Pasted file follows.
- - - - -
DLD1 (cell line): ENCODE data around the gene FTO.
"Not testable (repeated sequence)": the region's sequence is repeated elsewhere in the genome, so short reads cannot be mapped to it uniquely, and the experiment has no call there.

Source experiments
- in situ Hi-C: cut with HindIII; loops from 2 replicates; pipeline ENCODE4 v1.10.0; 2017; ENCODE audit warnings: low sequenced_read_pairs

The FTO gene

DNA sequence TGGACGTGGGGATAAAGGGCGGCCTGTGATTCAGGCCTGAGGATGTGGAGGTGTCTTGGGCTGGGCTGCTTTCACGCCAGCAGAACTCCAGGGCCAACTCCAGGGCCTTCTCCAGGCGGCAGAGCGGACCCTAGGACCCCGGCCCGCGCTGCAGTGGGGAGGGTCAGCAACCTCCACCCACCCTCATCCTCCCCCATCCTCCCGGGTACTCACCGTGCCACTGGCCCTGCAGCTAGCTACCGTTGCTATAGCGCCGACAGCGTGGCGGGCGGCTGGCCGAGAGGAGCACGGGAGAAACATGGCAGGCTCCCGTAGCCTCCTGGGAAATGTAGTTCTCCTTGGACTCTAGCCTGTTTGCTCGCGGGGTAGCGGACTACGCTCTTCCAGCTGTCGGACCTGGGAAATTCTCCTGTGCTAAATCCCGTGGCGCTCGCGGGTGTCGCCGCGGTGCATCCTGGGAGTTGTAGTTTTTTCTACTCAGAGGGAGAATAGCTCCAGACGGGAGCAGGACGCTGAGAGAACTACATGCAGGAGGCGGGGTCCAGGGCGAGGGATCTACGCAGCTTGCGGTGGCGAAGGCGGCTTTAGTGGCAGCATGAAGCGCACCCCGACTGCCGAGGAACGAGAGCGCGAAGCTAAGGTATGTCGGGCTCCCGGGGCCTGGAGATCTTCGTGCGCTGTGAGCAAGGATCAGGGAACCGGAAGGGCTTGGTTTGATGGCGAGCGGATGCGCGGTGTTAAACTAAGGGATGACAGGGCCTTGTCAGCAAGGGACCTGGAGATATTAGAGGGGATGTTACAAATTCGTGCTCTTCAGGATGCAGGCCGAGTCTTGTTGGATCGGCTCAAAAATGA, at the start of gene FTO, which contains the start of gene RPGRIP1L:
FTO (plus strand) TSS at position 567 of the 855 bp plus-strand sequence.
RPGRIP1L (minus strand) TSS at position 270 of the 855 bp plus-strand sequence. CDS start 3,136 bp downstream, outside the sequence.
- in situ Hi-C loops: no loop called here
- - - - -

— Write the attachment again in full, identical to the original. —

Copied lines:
DLD1 (cell line): ENCODE data around the gene FTO.
"Not testable (repeated sequence)": the region's sequence is repeated elsewhere in the genome, so short reads cannot be mapped to it uniquely, and the experiment has no call there.

Source experiments
- in situ Hi-C: cut with HindIII; loops from 2 replicates; pipeline ENCODE4 v1.10.0; 2017; ENCODE audit warnings: low sequenced_read_pairs

The FTO gene

DNA sequence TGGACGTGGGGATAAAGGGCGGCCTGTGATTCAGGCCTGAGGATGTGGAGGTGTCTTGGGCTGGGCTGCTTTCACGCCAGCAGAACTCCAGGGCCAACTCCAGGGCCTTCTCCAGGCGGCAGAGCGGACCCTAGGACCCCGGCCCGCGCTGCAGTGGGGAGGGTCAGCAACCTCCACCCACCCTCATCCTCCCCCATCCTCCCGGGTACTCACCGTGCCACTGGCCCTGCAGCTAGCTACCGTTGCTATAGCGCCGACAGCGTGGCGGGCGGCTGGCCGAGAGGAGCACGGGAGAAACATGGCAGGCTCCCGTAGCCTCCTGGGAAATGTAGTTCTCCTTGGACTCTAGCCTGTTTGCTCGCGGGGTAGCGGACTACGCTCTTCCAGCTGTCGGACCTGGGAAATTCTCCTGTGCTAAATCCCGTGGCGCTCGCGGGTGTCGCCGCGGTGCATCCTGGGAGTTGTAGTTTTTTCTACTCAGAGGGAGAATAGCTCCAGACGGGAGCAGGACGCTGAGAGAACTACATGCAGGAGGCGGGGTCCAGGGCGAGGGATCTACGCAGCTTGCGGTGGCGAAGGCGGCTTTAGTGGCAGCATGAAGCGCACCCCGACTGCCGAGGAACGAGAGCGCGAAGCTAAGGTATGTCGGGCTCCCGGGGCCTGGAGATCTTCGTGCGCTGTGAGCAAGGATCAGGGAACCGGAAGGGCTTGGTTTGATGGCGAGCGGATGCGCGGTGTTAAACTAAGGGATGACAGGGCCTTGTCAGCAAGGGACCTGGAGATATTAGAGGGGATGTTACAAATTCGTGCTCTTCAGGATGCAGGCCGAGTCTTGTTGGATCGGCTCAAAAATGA, at the start of gene FTO, which contains the start of gene RPGRIP1L:
FTO (plus strand) TSS at position 567 of the 855 bp plus-strand sequence.
RPGRIP1L (minus strand) TSS at position 270 of the 855 bp plus-strand sequence. CDS start 3,136 bp downstream, outside the sequence.
- in situ Hi-C loops: no loop called here